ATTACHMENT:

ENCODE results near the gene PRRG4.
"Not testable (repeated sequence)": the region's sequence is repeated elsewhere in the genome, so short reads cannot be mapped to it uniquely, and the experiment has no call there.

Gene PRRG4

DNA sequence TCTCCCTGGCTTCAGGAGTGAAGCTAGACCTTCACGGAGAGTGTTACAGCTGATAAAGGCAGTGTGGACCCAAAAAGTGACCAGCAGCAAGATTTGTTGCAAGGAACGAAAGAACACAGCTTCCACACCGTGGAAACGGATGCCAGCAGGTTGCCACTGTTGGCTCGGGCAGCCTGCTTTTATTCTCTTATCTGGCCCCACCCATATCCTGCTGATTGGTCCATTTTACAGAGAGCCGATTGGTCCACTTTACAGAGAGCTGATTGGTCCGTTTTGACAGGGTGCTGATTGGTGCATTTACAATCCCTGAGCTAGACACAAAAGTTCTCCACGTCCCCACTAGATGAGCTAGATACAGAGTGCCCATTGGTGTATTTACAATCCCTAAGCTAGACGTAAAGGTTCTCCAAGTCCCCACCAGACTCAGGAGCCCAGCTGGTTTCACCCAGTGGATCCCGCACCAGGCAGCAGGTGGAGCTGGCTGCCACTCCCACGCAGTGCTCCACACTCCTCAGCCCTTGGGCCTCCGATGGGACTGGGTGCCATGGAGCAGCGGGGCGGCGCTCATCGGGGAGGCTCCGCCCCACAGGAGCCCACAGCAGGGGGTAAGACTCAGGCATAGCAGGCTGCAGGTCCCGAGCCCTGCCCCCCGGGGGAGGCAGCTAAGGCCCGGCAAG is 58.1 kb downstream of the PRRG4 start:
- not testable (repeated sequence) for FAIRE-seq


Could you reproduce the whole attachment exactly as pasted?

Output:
ENCODE results near the gene PRRG4.
"Not testable (repeated sequence)": the region's sequence is repeated elsewhere in the genome, so short reads cannot be mapped to it uniquely, and the experiment has no call there.

Gene PRRG4

DNA sequence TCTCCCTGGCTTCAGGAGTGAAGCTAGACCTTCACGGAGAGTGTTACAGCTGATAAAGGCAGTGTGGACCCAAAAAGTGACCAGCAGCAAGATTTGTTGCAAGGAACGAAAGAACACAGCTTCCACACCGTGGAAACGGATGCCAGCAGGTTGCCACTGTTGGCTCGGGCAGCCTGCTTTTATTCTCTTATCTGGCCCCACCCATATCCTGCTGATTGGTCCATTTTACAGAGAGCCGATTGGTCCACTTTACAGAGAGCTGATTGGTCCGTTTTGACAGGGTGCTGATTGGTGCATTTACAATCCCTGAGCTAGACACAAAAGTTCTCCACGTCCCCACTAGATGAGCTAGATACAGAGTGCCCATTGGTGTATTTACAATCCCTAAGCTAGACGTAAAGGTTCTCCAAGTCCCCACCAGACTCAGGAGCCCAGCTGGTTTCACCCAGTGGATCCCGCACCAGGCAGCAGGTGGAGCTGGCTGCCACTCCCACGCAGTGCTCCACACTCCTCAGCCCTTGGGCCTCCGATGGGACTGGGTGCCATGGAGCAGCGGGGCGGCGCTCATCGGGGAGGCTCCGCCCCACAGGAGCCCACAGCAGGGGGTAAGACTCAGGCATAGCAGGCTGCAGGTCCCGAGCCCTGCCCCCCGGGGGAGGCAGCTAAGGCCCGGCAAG is 58.1 kb downstream of the PRRG4 start:
- not testable (repeated sequence) for FAIRE-seq